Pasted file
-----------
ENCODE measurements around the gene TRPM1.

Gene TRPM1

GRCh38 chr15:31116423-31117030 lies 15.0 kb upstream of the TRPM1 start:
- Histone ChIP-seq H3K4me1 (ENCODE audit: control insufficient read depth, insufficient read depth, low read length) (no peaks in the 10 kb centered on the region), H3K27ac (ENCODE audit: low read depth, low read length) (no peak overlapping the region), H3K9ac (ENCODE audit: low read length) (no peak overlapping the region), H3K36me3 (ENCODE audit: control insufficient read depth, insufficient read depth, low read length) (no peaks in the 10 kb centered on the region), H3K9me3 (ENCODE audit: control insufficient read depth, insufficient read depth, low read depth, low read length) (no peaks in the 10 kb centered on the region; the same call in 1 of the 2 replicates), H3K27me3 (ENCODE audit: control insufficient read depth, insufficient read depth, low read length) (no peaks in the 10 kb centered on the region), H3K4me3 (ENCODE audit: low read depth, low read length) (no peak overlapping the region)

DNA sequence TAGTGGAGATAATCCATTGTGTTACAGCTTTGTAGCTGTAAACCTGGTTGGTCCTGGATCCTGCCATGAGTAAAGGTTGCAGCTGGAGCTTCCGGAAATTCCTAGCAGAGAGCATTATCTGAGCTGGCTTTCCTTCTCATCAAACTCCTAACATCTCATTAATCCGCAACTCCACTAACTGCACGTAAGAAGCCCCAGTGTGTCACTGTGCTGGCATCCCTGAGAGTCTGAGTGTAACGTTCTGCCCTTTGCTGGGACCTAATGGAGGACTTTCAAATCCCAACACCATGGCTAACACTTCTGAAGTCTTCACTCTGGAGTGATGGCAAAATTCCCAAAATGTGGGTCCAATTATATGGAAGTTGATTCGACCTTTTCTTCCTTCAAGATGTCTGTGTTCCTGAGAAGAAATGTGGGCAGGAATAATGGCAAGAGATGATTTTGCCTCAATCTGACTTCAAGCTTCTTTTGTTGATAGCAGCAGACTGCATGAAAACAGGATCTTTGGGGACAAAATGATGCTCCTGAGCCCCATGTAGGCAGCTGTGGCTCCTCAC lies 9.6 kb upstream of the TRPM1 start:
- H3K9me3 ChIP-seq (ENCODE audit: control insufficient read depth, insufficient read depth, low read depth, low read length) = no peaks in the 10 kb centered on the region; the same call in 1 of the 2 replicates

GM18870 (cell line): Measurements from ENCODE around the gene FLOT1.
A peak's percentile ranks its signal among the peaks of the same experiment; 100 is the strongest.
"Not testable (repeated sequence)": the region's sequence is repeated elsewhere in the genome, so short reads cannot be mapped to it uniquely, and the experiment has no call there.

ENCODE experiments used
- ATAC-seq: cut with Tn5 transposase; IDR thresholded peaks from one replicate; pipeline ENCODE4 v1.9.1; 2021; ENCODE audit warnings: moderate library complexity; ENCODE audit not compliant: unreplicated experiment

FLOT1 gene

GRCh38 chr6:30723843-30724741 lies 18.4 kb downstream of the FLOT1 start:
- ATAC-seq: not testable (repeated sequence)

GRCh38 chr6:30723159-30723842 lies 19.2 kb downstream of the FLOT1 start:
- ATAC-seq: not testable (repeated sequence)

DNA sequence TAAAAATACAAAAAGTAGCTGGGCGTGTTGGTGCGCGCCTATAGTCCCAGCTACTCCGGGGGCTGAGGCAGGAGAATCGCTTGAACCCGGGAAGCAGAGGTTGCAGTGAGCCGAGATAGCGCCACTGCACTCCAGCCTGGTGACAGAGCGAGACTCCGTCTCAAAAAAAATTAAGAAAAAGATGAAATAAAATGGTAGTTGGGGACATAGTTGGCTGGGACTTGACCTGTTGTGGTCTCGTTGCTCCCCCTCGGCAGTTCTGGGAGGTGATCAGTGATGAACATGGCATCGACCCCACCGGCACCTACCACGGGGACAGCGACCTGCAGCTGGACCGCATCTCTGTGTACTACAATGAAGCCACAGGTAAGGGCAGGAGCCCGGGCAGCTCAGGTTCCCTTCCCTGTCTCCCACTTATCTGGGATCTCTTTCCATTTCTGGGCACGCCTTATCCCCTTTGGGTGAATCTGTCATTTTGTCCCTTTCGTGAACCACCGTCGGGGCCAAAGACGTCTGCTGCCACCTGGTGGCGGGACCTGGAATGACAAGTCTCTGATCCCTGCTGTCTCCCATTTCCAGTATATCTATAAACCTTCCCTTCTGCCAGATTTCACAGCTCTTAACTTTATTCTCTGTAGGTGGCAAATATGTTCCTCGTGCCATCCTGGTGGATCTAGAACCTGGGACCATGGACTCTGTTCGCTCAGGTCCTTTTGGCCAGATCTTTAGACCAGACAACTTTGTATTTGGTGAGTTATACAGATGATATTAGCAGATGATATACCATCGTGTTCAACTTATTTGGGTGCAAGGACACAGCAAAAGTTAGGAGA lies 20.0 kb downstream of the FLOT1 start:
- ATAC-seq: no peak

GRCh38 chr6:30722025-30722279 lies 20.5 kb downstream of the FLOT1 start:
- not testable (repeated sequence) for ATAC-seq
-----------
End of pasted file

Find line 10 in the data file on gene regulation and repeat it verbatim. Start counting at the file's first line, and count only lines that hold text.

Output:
ENCODE experiments used